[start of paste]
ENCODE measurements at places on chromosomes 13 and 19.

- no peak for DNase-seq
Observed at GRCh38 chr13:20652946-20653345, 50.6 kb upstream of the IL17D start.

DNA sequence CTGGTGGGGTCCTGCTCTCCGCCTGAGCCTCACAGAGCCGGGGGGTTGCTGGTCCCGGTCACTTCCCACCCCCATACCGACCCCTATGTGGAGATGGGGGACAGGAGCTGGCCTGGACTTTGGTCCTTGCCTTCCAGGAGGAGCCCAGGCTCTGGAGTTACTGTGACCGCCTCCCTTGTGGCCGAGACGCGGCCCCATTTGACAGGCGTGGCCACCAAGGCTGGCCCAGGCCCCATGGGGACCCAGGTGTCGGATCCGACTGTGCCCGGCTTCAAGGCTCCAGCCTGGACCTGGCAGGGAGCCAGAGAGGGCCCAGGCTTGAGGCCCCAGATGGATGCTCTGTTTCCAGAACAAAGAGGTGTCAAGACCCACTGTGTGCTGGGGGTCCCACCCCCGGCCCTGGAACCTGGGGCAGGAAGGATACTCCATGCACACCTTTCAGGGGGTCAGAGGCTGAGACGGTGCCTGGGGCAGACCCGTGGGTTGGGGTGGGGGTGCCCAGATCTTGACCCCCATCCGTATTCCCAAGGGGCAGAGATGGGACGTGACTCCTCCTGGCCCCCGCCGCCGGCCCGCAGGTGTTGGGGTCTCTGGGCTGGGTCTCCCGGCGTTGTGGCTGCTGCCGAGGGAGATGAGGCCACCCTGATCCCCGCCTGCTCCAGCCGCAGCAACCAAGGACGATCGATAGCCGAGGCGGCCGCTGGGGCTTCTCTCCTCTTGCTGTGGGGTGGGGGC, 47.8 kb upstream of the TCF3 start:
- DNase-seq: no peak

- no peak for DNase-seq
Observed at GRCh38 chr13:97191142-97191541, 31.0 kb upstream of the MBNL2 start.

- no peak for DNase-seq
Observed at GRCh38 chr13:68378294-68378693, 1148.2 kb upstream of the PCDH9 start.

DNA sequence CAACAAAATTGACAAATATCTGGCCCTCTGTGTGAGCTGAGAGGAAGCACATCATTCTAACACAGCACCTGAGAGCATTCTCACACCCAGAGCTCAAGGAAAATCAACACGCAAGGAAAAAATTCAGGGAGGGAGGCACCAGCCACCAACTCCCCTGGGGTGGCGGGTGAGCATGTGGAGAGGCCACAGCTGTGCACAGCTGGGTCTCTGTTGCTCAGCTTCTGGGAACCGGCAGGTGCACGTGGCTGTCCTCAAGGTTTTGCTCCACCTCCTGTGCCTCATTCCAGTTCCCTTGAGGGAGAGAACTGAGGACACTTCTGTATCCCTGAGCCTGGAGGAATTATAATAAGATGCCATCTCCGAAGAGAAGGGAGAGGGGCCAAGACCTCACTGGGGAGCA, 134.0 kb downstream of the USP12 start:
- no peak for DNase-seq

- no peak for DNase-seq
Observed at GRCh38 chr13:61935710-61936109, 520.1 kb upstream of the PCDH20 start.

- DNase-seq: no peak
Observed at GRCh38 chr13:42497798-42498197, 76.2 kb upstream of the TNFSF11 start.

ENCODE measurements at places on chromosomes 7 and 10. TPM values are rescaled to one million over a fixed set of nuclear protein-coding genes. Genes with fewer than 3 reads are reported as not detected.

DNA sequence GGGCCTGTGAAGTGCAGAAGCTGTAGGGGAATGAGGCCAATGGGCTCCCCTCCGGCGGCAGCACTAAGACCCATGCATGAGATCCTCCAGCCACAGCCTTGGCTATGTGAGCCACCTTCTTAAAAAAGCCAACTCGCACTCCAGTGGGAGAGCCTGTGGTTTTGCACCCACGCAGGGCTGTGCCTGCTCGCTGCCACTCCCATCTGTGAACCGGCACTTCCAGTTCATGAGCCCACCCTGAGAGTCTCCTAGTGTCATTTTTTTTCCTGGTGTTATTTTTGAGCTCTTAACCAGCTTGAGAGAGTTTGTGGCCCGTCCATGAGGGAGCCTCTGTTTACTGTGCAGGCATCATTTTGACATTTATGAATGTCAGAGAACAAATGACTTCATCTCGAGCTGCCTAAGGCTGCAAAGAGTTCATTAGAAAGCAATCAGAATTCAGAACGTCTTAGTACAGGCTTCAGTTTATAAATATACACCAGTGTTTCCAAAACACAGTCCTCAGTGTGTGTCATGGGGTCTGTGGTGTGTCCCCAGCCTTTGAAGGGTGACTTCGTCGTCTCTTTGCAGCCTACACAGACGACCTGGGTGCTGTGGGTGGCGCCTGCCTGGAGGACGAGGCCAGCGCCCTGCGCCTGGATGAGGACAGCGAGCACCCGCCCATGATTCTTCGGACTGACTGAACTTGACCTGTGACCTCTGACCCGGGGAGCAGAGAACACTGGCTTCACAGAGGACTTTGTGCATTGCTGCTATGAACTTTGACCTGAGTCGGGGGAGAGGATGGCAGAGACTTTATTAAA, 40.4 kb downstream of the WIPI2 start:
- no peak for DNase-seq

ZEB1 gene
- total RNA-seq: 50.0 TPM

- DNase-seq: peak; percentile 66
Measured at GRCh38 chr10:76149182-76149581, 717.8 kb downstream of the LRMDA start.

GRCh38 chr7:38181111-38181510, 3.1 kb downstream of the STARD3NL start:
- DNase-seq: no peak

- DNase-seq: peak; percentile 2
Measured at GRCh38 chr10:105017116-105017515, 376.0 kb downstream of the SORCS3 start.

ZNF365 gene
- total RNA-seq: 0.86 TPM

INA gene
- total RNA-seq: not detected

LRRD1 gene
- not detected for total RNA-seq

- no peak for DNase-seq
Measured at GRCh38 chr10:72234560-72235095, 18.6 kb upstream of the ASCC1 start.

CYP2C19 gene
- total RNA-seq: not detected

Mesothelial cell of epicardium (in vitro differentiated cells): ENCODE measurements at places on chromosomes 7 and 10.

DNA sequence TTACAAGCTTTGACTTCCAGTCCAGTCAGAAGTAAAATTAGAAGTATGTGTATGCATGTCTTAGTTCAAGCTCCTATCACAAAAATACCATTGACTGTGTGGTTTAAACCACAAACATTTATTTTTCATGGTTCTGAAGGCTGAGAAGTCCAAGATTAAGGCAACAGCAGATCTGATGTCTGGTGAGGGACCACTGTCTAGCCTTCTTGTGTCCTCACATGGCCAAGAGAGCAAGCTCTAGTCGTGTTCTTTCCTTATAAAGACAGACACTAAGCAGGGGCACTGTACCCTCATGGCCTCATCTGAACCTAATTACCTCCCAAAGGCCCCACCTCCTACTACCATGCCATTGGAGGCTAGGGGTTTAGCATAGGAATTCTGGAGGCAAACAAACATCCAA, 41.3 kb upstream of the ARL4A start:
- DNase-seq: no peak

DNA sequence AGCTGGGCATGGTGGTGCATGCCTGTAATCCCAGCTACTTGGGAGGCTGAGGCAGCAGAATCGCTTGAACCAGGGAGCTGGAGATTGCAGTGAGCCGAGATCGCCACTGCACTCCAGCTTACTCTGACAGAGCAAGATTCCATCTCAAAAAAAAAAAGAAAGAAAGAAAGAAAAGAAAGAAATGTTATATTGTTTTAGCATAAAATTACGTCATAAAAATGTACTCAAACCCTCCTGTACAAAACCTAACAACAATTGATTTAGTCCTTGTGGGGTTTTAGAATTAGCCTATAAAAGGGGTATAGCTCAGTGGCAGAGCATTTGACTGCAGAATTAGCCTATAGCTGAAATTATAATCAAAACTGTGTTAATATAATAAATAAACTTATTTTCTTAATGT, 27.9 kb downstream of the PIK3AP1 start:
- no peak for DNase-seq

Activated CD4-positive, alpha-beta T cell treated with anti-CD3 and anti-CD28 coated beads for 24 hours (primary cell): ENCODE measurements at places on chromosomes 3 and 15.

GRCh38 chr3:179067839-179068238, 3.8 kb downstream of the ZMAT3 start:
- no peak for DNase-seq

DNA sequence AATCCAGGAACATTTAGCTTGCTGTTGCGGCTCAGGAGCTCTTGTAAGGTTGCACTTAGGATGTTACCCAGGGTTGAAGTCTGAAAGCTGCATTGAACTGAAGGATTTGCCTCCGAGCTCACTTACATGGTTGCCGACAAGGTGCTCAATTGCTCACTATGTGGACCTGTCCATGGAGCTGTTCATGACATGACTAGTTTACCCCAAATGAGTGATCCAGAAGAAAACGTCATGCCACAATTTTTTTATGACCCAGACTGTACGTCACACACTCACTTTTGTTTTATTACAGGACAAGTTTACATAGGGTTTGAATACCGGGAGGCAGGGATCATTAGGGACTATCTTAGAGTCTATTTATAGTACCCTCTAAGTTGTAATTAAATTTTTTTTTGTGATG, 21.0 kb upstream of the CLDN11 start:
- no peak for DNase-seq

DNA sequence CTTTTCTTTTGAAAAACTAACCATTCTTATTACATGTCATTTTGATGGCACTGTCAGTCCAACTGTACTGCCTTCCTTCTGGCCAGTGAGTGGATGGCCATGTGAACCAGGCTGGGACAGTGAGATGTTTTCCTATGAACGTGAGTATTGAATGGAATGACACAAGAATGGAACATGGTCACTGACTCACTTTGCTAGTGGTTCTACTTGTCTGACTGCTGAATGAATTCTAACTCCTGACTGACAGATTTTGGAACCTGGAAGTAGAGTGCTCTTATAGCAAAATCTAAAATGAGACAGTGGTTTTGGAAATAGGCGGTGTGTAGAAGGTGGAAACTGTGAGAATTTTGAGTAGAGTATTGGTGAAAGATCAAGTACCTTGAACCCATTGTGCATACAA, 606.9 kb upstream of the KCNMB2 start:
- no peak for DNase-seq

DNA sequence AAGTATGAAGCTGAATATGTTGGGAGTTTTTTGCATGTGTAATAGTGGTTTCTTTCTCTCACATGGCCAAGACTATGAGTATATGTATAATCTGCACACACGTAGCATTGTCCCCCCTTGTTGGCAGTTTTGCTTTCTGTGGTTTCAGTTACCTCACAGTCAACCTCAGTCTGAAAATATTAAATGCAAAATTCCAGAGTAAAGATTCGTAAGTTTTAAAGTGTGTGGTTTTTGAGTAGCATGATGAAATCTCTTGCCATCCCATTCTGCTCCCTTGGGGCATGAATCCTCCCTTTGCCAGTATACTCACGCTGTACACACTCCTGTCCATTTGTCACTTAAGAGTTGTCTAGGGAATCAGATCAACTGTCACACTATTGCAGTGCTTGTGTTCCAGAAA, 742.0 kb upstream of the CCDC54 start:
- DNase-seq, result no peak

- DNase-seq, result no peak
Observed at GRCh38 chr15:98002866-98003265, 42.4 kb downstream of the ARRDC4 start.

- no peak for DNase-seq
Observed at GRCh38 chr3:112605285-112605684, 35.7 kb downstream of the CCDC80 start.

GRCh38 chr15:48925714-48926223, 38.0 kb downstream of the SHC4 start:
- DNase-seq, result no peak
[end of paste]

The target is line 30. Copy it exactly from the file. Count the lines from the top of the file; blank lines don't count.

- total RNA-seq: not detected